2. Is science ever compatible with seeking truth spiritually?
When the scientific process is applied to questions of a spiritual nature then yes, the discipline of science can enhance our spiritual understanding. This is in fact happening in the field of near-death research and in that branch of physics that approach reality from the nondualistic basis. Deepak Chopra is one of New Thought’s best known spokespersons for this approach, though there are many others. Science cannot use its materially-based tools of measurement to explore spiritual anomalies. Those who place their faith in these tools, which are extremely useful in solving the riddles of material phenomena, will not likely make the needed transition that could bring science and spirituality together. Revolutions, however, are never started by the status quo which is why any new era in scientific thinking will emerge, as they always have, from the shadows of unorthodoxy.
3. Can you point to evidence that your own conclusions are more objective than that of science?
No, I cannot, because my conclusions are not objective. They are subjective. I totally understand science’s rejection of subjective “evidence”. All religion, New Thought and old, is driven subjectively. The result is that some very wild claims are made, and rightfully dismissed by science. Faith is entirely subjective. If there was objective proof to substantiate our beliefs, we would not need faith. But faith is often blinded by emotion (as is science), which leaves the believer declaring, I don’t care where the evidence/data points, I believe this or that regardless. Cult leaders thrive on this type of blind acceptance. But then so do universities.
It’s not all about objectivity (intellect/science) and it’s not all about subjectivity (intuition/spirituality). There must be a blending of the two. Yet if the premise of nonduality is correct, that consciousness, not matter, is the basis of reality, then Cady’s assertion that intellect and intuition travel together, with intuition taking the lead, is correct.
I hope this answers your questions.
10 thoughts on “Further Questions”
I have just gotten used to the idea that we create our world by our perception of it, and now I am asked to believe that people having a NDE can recall floating above their “dead” bodies and being able to see and hear everything that is happening in the room. We have eyes and ears that receive sensory impressions , and brains that translate them into images and sounds. How, when these organs are not functioning, can we hear or see anything, especially from different angles? I do know that the brain can produce images and sounds for us from memory, but these OOB experiences are claimed to be of what is happening at the present time. (And yes, I have heard that the sense of hearing is functioning even in those who are comatose or under anesthesia, but not dead.)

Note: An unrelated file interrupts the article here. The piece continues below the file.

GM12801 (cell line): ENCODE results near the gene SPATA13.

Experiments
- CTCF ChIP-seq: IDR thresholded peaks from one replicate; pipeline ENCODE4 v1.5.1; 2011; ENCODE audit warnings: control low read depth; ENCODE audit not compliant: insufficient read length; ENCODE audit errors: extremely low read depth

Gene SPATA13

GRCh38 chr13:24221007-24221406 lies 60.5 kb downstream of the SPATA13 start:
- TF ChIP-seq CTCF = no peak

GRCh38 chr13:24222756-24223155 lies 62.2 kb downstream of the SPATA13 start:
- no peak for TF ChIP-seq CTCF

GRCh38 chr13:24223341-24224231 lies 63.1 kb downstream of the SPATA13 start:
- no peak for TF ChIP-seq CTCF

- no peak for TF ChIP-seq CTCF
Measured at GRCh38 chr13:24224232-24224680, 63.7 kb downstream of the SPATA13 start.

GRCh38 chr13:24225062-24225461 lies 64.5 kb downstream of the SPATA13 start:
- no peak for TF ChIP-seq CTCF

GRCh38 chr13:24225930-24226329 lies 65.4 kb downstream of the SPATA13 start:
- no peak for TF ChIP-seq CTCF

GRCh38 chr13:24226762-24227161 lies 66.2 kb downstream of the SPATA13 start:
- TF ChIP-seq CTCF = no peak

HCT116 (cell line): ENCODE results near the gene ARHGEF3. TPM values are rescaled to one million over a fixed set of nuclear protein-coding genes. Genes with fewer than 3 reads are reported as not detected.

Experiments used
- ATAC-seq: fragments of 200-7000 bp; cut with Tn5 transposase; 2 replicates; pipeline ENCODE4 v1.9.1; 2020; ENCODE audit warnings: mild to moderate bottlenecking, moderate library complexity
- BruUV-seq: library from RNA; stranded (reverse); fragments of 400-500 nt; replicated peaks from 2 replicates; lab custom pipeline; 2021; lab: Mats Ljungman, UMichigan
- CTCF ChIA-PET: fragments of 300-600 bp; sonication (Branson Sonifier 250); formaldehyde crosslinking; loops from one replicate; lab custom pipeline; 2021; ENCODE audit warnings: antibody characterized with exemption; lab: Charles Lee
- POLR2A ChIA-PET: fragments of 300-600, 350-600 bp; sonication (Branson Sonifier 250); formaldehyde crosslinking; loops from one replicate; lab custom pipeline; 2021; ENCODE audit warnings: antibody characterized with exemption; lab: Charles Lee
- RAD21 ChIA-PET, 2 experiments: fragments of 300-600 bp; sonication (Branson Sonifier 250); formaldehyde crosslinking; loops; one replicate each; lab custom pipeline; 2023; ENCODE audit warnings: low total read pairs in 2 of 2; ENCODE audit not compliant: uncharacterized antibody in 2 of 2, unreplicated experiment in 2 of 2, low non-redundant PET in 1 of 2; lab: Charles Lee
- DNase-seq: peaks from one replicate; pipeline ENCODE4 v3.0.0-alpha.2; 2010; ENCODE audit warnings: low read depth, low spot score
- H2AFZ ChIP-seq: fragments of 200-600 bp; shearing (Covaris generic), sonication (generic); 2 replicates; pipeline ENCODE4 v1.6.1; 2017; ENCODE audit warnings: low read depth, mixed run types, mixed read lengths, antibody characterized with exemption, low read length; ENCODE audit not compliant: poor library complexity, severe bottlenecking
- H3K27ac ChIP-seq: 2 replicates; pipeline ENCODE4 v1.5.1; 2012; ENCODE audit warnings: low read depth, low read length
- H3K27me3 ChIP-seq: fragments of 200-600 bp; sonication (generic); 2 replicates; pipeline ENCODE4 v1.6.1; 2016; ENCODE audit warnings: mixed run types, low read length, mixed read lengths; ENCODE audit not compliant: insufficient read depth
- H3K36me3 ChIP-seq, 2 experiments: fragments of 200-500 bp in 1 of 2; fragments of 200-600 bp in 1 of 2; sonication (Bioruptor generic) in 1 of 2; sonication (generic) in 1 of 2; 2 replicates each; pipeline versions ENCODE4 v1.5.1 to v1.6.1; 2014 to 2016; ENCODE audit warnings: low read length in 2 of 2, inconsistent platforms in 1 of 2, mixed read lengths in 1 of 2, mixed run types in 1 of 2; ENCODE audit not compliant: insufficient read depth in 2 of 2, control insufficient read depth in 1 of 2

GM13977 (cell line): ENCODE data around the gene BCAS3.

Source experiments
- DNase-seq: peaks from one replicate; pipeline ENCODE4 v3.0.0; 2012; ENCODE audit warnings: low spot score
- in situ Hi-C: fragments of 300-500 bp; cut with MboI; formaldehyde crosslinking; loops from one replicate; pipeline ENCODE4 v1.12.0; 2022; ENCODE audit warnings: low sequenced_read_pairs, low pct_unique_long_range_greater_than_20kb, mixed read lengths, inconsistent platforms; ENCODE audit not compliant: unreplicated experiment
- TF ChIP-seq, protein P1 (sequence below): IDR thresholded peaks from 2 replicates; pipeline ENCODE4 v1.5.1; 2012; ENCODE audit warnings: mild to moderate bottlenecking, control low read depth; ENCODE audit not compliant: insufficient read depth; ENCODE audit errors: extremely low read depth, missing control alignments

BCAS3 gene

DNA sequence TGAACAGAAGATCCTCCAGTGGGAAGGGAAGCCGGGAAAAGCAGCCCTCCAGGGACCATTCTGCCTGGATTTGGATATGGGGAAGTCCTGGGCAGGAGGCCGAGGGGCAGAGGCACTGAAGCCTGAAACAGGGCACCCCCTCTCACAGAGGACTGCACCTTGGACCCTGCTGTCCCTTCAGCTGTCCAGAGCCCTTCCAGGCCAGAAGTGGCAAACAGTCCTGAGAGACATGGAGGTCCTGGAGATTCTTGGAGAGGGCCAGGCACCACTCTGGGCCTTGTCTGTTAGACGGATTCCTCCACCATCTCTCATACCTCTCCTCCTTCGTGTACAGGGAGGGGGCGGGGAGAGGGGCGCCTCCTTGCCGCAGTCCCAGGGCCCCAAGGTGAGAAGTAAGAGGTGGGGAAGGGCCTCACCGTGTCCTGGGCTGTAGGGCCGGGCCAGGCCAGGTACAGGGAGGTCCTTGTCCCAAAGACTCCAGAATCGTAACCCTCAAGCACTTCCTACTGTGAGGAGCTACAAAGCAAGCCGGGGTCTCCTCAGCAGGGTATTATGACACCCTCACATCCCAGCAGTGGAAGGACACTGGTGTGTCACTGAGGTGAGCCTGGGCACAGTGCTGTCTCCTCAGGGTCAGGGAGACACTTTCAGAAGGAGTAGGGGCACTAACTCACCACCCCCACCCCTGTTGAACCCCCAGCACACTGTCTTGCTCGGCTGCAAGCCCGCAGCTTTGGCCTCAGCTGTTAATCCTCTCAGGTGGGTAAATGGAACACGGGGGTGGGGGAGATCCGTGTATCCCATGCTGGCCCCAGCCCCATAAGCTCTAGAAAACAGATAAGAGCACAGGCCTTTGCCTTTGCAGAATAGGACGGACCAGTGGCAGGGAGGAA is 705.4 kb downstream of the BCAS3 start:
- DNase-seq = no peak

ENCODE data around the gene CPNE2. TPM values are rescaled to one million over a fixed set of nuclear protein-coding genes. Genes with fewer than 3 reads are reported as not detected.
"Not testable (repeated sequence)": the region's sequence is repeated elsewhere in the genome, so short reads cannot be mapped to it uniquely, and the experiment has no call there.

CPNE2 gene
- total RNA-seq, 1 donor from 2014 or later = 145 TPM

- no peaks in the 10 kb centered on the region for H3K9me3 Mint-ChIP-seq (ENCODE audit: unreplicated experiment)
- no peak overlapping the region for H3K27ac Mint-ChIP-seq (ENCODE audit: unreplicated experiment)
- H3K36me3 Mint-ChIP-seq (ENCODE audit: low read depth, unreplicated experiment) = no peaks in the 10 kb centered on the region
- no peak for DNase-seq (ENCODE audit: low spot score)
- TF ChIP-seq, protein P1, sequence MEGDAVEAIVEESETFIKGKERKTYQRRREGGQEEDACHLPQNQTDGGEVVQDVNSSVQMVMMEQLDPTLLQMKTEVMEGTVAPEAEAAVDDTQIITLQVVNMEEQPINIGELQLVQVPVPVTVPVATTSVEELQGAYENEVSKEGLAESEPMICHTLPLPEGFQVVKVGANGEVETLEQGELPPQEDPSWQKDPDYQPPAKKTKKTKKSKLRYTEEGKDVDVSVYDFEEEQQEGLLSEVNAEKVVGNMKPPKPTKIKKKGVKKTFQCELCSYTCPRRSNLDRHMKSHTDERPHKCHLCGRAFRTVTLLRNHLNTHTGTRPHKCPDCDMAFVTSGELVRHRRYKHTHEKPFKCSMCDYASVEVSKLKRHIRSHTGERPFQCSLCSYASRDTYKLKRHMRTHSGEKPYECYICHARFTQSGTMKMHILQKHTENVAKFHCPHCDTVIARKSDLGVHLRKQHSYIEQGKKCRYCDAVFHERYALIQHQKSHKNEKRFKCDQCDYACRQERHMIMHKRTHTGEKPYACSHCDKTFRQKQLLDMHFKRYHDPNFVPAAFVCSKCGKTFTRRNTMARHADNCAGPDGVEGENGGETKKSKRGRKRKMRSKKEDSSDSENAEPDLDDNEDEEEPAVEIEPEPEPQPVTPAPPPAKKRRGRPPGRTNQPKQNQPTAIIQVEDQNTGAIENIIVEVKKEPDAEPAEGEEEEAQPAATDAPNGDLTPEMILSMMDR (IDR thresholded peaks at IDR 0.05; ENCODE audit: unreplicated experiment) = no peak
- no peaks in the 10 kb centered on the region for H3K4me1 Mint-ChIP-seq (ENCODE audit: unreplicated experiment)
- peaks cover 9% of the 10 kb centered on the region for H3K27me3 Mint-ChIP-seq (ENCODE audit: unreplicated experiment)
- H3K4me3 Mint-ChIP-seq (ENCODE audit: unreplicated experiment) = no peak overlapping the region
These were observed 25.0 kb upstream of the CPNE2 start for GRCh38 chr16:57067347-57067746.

Our physical senses apparently have a spiritual counterpart. NDE’ers claim they can see 360 degrees and hear perfectly clear at great distances. Most report telepathic communication with others on the other side. A very interesting area of research are cases of blind people who report sight. Kenneth Ring and Sharon Cooper did a book called Mindsight: Near-Death and Out-of-Body Experiences in the Blind. There is much online information on all these areas of research.
I really enjoy your perspective. I am going through a crisis of faith right now, and I am struggling again with this thing called God. I had a family crisis involving my mentally ill son. He was put in jail and beat up while in there.
The thing is, I have prayed for him since his conception, and I got no guidance, no insight as to how to help him. When we are in extreme stress, some of us revert back to our old ways. I never got away from the old parent in the sky concept of God. I set myself up for disappointment and resentment toward God for not helping my son.
I am falling back on the view that God is principle, which is hard to do, inlight of my old habits. I am also falling back on my native American religion. Native spirituality asserts that all things are alive and have spirit .The hardest thing that i have to do is wrap my head around this idea ONE DAY AT A TIME. Or for that matter ONE MOMENT AT A TIME.
The eternal now is so hard for me to grasp, but the idea that the soul is already complete is so important, and so calming to me. This is an assuring thought. Thank you so much for this perspective.
Thank you for your comment. You make a number of very important points that I would like to highlight, for I think you might find this helpful.
You are struggling with your experience of traditional religion. You feel the concept of God as principle is helpful but you are hesitant to go too far in that direction, probably because that old parent in the sky isn’t so much in the sky as sitting on your shoulder grumbling warnings. Falling back on your Native American religion indicates that you left it earlier because it had parts missing you felt you needed. Your “one day at a time” comes from your recovery program. You have found help in this, yet it too lacks something satisfying. You are trying to grasp the concept of the “eternal now” because you have heard that is a place where you might find peace. Yet your mind cannot settle into it long enough to give you the peace that should be there.
The one thing that you are responding to is this thought that your soul is already complete. There is a reason for this. It does not require you to do anything. The work is already done. Your soul is giving you the thumbs up. This is the direction it is telling you to move. How do I know this? First, the old parent in the sky does not exist. This is why you got no help from him. This god has been vividly described by a spiritually asleep clergy, internalized by spiritually sleeping followers and wreaked havoc on countless lives that have bought into the lie. Your attraction to a God of principle is probably an attempt to escape this and that other God that has been such a disappointment. Ditto for the Native American approach. There is a certain appeal and beauty in just about every religion, but what we want from them not a single one can give.